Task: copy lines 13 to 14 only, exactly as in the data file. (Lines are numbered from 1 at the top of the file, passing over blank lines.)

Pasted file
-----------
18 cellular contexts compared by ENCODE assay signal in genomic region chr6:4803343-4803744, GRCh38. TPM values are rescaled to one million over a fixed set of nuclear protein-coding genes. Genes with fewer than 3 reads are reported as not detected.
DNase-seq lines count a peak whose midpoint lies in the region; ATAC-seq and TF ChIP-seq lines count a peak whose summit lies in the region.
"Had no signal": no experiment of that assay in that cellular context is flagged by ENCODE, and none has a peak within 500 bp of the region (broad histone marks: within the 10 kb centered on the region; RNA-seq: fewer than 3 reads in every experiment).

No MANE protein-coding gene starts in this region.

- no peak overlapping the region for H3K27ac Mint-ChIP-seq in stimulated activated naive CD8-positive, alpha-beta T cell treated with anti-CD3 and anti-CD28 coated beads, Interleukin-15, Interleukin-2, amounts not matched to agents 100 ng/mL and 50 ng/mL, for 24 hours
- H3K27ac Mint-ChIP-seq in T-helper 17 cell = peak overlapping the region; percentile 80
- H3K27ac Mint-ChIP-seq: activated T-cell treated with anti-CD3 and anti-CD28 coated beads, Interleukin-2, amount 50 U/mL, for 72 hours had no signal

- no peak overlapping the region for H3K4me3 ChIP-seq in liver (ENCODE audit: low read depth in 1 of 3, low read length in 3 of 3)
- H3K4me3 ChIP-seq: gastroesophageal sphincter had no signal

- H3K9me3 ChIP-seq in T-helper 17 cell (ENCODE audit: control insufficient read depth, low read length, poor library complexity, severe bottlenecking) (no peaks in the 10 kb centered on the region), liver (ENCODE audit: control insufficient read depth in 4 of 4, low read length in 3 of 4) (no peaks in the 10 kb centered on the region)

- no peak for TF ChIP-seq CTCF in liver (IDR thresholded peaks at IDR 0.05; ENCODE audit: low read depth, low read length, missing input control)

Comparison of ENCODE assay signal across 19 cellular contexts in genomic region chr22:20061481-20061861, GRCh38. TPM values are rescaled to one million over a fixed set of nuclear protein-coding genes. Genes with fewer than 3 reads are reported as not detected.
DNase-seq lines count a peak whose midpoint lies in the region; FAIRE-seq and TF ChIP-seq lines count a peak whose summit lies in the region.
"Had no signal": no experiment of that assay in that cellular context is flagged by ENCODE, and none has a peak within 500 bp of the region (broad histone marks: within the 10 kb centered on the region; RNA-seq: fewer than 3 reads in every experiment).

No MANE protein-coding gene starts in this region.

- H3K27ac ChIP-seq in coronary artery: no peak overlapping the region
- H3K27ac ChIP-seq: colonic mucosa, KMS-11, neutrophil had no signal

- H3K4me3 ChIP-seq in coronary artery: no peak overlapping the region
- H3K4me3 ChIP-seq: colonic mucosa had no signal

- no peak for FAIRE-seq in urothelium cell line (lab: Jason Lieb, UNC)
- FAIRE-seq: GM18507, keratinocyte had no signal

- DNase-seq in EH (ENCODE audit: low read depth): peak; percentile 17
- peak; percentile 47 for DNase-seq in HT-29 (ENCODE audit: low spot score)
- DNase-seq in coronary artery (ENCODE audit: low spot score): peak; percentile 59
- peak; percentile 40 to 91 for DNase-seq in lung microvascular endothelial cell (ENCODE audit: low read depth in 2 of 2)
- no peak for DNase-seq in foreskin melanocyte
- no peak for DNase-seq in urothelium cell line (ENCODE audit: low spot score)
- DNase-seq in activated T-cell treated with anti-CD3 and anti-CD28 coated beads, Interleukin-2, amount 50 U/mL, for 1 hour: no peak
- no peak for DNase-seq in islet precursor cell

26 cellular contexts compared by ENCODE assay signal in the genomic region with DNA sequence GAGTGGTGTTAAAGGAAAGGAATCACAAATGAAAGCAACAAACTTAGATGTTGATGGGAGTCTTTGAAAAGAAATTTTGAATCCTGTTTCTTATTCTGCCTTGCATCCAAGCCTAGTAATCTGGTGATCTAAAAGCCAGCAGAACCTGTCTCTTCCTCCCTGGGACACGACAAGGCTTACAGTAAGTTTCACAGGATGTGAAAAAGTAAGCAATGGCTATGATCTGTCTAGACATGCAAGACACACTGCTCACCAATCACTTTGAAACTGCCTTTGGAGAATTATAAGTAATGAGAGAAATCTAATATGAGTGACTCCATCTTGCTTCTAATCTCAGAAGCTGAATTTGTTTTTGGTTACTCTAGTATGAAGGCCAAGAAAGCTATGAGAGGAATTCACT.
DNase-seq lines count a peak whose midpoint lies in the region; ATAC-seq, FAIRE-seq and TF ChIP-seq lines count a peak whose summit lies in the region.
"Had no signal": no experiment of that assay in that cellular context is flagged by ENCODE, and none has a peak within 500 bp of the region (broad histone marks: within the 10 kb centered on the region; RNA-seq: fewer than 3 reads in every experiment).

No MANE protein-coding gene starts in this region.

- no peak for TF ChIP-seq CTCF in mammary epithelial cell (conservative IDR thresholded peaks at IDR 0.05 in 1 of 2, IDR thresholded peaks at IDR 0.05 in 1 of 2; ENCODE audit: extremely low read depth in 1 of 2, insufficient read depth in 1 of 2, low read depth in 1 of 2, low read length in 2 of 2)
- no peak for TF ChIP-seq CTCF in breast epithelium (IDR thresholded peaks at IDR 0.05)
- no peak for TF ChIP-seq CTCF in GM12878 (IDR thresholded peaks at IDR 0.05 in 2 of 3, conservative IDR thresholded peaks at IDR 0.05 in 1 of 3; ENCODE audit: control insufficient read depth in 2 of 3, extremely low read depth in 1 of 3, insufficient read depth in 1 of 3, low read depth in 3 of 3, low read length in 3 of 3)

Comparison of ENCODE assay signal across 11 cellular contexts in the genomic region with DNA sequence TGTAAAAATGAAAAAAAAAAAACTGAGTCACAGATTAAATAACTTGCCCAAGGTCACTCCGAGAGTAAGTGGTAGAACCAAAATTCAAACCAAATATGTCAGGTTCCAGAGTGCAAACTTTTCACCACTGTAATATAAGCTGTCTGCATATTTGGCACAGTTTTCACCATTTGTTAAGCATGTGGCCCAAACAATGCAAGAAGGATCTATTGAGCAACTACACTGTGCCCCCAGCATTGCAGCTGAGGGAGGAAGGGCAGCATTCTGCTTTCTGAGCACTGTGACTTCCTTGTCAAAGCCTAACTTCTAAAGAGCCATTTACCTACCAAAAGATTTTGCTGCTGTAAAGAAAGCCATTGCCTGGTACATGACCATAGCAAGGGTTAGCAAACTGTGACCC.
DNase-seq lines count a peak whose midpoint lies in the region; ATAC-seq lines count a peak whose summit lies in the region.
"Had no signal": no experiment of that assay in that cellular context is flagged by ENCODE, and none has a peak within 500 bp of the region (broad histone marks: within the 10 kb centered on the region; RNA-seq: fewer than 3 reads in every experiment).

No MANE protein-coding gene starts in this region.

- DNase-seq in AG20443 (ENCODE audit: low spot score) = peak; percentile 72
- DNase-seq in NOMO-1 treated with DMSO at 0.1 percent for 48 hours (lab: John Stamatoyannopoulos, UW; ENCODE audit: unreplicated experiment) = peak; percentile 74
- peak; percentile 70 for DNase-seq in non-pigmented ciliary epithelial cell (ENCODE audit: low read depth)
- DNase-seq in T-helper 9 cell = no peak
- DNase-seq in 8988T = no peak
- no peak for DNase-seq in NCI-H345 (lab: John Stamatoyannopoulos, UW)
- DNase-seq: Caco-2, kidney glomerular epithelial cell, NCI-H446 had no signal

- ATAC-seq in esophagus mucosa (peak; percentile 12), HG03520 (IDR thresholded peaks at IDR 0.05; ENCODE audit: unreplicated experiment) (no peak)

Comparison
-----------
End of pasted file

DNase-seq lines count a peak whose midpoint lies in the region; FAIRE-seq and TF ChIP-seq lines count a peak whose summit lies in the region.
"Had no signal": no experiment of that assay in that cellular context is flagged by ENCODE, and none has a peak within 500 bp of the region (broad histone marks: within the 10 kb centered on the region; RNA-seq: fewer than 3 reads in every experiment).